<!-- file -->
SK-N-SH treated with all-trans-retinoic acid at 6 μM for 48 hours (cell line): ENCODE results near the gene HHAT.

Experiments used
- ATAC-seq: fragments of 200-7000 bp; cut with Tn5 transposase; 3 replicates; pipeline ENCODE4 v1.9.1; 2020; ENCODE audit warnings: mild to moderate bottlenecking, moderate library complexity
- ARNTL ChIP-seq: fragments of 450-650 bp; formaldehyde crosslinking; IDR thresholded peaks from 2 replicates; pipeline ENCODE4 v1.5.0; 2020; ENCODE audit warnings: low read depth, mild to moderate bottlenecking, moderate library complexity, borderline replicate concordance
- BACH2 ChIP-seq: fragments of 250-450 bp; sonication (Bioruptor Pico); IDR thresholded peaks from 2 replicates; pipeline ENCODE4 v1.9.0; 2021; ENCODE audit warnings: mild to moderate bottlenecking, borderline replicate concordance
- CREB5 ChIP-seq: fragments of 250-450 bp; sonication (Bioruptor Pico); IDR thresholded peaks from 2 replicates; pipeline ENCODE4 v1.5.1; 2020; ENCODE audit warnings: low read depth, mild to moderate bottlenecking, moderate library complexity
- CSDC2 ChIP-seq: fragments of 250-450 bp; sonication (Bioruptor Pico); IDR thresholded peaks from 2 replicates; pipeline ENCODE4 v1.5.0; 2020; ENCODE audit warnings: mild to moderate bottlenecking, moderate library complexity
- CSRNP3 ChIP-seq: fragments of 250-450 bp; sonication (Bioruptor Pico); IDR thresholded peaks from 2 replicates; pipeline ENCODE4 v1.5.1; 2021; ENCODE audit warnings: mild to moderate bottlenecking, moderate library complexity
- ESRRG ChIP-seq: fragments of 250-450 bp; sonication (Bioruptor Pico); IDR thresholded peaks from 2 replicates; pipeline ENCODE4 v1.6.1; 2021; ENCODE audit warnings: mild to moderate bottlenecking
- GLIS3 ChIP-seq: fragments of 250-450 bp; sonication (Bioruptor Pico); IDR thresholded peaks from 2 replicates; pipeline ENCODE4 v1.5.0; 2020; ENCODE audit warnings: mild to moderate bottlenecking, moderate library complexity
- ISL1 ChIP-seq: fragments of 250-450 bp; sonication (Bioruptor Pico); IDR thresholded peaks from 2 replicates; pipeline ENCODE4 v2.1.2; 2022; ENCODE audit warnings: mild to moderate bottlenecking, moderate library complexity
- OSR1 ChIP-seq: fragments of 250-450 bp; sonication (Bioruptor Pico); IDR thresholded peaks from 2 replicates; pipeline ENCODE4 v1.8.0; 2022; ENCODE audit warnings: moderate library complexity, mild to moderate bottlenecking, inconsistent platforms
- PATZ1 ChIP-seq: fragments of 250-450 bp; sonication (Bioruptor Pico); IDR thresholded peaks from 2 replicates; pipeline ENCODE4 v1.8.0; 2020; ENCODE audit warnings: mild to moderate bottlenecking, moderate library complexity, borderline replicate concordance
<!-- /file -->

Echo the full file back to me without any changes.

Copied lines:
SK-N-SH treated with all-trans-retinoic acid at 6 μM for 48 hours (cell line): ENCODE results near the gene HHAT.

Experiments used
- ATAC-seq: fragments of 200-7000 bp; cut with Tn5 transposase; 3 replicates; pipeline ENCODE4 v1.9.1; 2020; ENCODE audit warnings: mild to moderate bottlenecking, moderate library complexity
- ARNTL ChIP-seq: fragments of 450-650 bp; formaldehyde crosslinking; IDR thresholded peaks from 2 replicates; pipeline ENCODE4 v1.5.0; 2020; ENCODE audit warnings: low read depth, mild to moderate bottlenecking, moderate library complexity, borderline replicate concordance
- BACH2 ChIP-seq: fragments of 250-450 bp; sonication (Bioruptor Pico); IDR thresholded peaks from 2 replicates; pipeline ENCODE4 v1.9.0; 2021; ENCODE audit warnings: mild to moderate bottlenecking, borderline replicate concordance
- CREB5 ChIP-seq: fragments of 250-450 bp; sonication (Bioruptor Pico); IDR thresholded peaks from 2 replicates; pipeline ENCODE4 v1.5.1; 2020; ENCODE audit warnings: low read depth, mild to moderate bottlenecking, moderate library complexity
- CSDC2 ChIP-seq: fragments of 250-450 bp; sonication (Bioruptor Pico); IDR thresholded peaks from 2 replicates; pipeline ENCODE4 v1.5.0; 2020; ENCODE audit warnings: mild to moderate bottlenecking, moderate library complexity
- CSRNP3 ChIP-seq: fragments of 250-450 bp; sonication (Bioruptor Pico); IDR thresholded peaks from 2 replicates; pipeline ENCODE4 v1.5.1; 2021; ENCODE audit warnings: mild to moderate bottlenecking, moderate library complexity
- ESRRG ChIP-seq: fragments of 250-450 bp; sonication (Bioruptor Pico); IDR thresholded peaks from 2 replicates; pipeline ENCODE4 v1.6.1; 2021; ENCODE audit warnings: mild to moderate bottlenecking
- GLIS3 ChIP-seq: fragments of 250-450 bp; sonication (Bioruptor Pico); IDR thresholded peaks from 2 replicates; pipeline ENCODE4 v1.5.0; 2020; ENCODE audit warnings: mild to moderate bottlenecking, moderate library complexity
- ISL1 ChIP-seq: fragments of 250-450 bp; sonication (Bioruptor Pico); IDR thresholded peaks from 2 replicates; pipeline ENCODE4 v2.1.2; 2022; ENCODE audit warnings: mild to moderate bottlenecking, moderate library complexity
- OSR1 ChIP-seq: fragments of 250-450 bp; sonication (Bioruptor Pico); IDR thresholded peaks from 2 replicates; pipeline ENCODE4 v1.8.0; 2022; ENCODE audit warnings: moderate library complexity, mild to moderate bottlenecking, inconsistent platforms
- PATZ1 ChIP-seq: fragments of 250-450 bp; sonication (Bioruptor Pico); IDR thresholded peaks from 2 replicates; pipeline ENCODE4 v1.8.0; 2020; ENCODE audit warnings: mild to moderate bottlenecking, moderate library complexity, borderline replicate concordance